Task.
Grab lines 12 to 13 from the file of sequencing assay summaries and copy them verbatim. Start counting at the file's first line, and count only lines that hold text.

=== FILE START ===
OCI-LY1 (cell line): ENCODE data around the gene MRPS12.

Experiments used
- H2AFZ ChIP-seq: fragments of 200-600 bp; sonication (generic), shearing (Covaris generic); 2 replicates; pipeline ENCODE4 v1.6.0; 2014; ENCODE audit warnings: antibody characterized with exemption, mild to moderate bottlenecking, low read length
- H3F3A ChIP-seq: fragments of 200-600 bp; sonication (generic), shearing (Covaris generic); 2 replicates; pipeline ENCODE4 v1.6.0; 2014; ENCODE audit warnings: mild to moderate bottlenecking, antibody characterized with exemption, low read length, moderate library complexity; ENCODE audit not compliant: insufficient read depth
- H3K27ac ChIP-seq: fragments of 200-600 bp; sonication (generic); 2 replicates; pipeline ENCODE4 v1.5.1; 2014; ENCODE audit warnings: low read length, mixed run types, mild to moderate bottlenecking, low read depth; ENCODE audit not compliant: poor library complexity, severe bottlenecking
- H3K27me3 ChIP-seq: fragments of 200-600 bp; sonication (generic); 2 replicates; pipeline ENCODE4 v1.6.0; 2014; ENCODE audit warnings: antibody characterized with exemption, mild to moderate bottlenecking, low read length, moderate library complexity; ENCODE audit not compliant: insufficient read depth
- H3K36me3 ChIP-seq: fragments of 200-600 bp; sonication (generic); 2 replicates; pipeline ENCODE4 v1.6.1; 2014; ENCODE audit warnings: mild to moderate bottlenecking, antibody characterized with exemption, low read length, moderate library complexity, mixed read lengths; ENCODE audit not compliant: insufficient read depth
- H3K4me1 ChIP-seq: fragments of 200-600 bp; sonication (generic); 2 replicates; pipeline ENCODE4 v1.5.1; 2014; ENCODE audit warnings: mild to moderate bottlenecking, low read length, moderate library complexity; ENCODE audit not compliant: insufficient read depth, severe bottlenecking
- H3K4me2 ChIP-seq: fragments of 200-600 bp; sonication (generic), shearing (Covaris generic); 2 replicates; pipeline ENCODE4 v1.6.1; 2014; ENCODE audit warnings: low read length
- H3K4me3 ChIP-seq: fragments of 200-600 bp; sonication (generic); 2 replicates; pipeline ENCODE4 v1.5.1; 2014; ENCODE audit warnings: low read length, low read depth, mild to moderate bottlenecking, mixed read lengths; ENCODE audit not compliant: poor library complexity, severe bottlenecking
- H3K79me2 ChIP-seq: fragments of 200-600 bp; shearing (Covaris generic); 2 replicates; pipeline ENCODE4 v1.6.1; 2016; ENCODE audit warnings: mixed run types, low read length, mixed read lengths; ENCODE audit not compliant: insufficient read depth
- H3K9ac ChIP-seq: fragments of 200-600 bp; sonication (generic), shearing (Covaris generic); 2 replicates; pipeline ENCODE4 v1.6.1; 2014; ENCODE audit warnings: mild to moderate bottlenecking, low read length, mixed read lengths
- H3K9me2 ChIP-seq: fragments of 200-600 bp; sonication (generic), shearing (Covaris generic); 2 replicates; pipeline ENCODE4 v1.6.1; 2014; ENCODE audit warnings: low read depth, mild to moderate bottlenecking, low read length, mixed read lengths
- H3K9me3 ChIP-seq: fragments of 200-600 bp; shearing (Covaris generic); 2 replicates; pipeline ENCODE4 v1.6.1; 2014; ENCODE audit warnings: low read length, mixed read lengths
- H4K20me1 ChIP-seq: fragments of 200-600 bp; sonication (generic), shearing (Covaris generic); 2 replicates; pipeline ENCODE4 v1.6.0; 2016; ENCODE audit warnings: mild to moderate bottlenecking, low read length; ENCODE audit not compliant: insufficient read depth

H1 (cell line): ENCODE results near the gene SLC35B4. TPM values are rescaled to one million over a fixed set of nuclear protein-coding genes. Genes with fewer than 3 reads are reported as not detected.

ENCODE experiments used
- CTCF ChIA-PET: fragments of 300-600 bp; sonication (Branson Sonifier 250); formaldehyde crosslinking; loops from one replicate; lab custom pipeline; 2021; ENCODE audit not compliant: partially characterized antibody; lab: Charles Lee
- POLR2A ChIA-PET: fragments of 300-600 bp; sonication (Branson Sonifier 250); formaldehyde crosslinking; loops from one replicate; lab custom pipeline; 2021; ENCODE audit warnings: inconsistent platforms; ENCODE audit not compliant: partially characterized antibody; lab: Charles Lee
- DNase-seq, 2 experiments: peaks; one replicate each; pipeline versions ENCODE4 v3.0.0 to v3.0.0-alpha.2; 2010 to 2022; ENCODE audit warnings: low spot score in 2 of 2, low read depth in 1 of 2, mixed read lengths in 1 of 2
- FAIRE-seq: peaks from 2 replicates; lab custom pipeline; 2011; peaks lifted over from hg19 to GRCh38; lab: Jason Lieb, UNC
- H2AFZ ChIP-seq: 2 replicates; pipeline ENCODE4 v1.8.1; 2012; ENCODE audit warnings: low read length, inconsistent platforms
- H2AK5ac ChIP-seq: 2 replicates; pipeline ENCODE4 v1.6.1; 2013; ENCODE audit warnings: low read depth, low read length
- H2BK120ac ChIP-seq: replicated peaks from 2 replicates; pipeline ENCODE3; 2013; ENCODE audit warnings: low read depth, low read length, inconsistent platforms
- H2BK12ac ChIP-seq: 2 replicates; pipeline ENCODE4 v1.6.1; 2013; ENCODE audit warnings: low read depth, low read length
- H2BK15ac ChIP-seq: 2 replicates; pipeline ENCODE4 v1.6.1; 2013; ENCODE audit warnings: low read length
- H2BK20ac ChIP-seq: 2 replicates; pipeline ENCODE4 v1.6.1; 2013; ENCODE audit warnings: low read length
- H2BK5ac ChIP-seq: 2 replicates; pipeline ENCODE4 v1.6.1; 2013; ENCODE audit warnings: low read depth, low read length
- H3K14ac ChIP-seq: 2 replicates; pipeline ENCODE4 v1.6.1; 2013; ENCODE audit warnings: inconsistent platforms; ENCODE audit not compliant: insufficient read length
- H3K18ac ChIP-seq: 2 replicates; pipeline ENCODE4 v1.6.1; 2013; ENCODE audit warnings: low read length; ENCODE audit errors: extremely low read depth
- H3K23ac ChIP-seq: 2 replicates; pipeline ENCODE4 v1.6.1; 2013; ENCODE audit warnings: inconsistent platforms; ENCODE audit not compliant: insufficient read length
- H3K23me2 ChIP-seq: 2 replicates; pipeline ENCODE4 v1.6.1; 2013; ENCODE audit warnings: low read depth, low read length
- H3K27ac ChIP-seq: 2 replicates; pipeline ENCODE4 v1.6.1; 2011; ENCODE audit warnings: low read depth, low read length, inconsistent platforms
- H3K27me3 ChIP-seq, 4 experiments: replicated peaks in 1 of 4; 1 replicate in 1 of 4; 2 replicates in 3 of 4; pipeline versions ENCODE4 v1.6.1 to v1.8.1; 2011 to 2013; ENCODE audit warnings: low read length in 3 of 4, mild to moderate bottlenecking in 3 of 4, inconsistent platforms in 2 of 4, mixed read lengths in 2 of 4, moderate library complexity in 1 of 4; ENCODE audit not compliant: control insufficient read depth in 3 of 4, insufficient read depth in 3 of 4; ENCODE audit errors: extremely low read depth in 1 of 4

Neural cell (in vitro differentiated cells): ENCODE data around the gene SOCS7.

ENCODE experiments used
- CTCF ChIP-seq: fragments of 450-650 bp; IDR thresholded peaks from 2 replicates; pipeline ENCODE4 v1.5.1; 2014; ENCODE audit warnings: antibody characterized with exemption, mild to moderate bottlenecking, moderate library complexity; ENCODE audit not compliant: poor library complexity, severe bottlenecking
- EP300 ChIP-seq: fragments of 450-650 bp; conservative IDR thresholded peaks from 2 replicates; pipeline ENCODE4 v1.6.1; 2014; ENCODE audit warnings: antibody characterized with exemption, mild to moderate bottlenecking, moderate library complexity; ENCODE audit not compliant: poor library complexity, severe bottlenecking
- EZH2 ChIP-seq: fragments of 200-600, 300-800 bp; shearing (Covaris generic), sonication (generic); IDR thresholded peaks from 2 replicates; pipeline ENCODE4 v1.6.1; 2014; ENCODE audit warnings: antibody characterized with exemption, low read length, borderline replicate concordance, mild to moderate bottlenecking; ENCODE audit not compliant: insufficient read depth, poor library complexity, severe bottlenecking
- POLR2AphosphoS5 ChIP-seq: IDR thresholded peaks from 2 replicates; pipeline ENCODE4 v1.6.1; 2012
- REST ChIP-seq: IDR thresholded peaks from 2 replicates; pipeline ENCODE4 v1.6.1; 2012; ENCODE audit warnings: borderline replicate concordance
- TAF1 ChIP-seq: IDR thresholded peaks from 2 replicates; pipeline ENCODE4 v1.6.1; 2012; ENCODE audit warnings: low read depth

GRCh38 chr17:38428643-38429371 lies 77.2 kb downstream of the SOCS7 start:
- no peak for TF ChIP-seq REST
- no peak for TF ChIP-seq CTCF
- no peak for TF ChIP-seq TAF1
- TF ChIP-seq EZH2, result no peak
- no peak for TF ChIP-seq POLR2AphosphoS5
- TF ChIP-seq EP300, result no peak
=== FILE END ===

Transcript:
- H3K9ac ChIP-seq: fragments of 200-600 bp; sonication (generic), shearing (Covaris generic); 2 replicates; pipeline ENCODE4 v1.6.1; 2014; ENCODE audit warnings: mild to moderate bottlenecking, low read length, mixed read lengths
- H3K9me2 ChIP-seq: fragments of 200-600 bp; sonication (generic), shearing (Covaris generic); 2 replicates; pipeline ENCODE4 v1.6.1; 2014; ENCODE audit warnings: low read depth, mild to moderate bottlenecking, low read length, mixed read lengths